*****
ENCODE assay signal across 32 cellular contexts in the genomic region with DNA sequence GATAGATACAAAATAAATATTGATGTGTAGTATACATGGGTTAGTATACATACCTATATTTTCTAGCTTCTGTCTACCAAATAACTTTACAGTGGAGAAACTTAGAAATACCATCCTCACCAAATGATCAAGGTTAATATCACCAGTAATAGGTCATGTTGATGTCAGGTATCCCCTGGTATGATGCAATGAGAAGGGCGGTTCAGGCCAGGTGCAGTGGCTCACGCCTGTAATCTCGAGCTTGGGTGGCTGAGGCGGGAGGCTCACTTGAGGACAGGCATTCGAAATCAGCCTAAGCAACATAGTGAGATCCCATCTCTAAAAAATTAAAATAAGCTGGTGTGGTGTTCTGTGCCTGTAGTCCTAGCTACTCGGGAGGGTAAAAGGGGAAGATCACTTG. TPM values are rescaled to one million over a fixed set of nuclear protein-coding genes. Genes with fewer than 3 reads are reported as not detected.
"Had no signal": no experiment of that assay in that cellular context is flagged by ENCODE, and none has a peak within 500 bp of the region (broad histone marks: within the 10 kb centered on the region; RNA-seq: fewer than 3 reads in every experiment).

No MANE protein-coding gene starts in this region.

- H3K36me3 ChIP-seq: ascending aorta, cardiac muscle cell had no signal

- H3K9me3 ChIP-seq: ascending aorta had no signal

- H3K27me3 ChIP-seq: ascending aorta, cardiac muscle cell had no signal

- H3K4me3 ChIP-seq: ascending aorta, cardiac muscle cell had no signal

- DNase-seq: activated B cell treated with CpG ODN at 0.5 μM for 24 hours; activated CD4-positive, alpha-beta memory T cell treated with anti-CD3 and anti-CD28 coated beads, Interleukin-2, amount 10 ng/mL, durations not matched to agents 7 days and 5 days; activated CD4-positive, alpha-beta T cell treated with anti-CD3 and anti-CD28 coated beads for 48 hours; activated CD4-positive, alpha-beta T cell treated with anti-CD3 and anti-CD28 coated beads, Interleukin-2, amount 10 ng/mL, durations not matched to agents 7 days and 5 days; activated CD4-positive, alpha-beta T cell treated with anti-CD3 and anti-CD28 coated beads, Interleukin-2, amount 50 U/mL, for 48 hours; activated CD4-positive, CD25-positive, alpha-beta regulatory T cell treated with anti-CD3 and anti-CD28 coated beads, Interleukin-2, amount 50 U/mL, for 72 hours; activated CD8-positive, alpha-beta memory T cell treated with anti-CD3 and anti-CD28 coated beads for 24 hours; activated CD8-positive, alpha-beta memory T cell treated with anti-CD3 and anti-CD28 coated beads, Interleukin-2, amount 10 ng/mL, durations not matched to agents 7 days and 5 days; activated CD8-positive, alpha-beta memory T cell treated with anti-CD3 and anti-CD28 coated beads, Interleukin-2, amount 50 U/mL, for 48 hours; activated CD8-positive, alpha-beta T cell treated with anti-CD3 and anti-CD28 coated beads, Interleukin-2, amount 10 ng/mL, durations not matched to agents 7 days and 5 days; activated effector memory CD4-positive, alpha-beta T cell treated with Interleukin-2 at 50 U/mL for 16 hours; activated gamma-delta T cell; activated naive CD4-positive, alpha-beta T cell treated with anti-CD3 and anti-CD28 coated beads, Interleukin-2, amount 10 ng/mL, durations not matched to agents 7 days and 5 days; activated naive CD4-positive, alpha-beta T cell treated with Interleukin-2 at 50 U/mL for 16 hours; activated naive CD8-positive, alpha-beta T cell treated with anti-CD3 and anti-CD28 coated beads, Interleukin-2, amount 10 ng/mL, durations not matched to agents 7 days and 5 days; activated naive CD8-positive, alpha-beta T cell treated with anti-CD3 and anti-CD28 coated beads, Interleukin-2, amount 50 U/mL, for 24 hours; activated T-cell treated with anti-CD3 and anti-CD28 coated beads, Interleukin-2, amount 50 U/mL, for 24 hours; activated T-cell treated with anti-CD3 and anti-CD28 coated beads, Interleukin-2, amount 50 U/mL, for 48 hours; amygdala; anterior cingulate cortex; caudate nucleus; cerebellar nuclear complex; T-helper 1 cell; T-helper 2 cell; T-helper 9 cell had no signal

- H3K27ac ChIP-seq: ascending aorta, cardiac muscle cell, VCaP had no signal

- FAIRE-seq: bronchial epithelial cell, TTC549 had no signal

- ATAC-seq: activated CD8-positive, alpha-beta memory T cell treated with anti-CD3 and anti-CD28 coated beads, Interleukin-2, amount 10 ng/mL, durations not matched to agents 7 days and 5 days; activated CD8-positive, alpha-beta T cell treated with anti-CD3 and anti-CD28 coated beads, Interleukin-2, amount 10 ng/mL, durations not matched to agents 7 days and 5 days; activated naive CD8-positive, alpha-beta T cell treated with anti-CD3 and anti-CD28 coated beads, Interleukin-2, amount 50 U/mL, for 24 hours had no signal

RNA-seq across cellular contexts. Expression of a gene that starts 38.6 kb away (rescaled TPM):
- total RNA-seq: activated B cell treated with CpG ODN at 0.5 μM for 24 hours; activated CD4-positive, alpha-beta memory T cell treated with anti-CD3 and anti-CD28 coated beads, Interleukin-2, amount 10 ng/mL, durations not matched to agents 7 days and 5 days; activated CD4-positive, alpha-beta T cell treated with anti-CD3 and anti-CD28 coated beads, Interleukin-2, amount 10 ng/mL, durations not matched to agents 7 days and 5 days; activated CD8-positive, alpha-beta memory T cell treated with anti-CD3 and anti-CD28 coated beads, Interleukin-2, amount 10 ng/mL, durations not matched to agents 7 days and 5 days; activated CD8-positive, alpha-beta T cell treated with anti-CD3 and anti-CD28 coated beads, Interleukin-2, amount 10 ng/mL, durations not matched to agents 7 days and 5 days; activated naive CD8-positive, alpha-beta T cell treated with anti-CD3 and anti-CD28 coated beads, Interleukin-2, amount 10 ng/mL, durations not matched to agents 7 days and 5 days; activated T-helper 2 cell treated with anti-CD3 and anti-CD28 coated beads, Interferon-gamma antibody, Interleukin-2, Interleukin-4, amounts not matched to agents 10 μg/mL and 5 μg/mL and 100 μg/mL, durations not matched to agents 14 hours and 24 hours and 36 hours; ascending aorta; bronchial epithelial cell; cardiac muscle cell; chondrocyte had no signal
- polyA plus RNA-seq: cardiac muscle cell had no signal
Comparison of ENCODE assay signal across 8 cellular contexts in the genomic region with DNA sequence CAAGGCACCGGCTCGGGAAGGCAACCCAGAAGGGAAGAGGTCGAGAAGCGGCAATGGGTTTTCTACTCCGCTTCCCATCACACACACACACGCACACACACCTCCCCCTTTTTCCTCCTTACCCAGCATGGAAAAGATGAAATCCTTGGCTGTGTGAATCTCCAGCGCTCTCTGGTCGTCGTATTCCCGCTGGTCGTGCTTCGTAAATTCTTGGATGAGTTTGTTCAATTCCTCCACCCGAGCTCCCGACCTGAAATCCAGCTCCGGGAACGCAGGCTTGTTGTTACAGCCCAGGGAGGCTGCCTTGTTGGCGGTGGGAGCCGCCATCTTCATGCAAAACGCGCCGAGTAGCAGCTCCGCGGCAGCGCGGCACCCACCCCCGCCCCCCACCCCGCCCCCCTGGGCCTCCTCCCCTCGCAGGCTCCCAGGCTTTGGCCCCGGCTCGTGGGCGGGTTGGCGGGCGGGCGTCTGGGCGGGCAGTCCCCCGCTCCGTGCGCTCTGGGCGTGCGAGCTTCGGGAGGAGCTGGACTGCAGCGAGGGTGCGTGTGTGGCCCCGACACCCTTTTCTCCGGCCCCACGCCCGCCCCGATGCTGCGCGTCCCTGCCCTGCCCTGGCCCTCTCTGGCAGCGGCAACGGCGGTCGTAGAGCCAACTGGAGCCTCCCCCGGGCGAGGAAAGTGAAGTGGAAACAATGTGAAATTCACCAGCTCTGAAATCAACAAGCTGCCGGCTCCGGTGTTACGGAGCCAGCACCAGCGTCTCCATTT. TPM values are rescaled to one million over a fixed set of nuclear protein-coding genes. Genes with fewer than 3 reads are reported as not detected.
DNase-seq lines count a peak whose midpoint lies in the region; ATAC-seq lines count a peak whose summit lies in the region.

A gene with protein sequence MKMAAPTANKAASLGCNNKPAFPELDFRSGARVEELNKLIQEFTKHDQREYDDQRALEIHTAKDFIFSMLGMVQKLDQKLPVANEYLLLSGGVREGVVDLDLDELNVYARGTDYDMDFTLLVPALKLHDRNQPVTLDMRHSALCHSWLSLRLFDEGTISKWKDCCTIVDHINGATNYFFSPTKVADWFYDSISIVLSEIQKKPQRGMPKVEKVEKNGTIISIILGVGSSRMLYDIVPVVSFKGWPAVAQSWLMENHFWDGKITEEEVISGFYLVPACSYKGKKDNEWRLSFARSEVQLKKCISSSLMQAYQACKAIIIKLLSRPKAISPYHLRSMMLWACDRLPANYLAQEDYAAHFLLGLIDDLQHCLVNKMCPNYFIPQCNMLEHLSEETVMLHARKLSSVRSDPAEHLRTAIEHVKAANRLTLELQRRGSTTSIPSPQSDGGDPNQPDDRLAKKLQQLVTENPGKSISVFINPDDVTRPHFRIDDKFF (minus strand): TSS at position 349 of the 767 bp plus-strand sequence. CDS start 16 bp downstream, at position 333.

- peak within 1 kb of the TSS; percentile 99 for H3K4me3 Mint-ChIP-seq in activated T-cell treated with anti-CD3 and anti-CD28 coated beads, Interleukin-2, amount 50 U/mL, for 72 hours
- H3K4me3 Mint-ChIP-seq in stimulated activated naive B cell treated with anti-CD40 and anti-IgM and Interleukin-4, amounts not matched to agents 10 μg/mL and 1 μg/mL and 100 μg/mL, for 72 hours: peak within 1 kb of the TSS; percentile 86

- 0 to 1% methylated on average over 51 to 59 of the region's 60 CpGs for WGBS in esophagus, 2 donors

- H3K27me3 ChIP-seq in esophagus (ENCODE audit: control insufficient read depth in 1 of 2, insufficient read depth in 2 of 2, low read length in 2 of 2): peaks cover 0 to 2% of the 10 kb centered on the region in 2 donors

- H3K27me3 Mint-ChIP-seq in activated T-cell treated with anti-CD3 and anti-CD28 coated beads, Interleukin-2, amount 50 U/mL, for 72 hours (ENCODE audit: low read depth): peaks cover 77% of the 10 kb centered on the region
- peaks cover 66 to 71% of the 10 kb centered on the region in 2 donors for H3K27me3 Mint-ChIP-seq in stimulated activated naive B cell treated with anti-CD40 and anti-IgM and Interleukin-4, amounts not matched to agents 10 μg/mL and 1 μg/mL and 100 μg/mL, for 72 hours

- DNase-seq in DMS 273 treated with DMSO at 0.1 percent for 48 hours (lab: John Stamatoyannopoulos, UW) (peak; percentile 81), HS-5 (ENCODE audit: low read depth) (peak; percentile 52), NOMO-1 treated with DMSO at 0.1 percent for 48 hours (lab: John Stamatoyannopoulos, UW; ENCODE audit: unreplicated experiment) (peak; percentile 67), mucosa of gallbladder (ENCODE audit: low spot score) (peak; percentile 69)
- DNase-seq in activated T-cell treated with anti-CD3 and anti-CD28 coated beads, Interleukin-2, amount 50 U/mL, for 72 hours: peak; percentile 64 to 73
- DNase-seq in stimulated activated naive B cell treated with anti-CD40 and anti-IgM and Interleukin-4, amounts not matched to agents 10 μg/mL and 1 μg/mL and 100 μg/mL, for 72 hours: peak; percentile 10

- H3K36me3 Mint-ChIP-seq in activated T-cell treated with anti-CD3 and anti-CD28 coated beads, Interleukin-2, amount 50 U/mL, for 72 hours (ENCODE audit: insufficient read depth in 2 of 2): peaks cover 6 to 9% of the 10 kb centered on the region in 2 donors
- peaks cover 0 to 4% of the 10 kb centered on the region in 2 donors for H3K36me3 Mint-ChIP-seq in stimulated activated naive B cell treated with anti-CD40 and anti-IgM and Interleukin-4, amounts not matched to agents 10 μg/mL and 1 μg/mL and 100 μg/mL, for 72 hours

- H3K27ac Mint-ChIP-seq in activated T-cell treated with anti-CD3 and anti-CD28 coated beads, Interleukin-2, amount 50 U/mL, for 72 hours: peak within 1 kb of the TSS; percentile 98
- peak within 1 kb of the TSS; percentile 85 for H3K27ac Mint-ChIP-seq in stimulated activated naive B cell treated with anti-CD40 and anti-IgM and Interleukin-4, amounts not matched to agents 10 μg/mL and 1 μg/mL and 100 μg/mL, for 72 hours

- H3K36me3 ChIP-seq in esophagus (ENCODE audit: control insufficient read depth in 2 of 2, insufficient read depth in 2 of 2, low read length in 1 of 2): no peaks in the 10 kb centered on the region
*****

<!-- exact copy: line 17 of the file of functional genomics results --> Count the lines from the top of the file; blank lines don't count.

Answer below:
A gene with protein sequence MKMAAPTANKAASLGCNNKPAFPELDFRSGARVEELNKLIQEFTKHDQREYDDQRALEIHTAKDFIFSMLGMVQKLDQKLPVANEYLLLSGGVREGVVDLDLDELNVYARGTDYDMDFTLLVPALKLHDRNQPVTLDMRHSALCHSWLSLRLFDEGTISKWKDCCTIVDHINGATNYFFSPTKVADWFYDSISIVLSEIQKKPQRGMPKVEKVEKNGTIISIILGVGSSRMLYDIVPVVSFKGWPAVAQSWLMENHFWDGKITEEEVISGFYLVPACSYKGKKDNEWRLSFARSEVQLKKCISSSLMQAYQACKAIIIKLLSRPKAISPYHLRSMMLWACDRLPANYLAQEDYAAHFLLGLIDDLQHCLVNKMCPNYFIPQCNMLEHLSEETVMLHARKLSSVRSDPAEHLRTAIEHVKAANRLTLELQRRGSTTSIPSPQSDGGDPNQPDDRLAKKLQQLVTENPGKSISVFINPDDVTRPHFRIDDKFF (minus strand): TSS at position 349 of the 767 bp plus-strand sequence. CDS start 16 bp downstream, at position 333.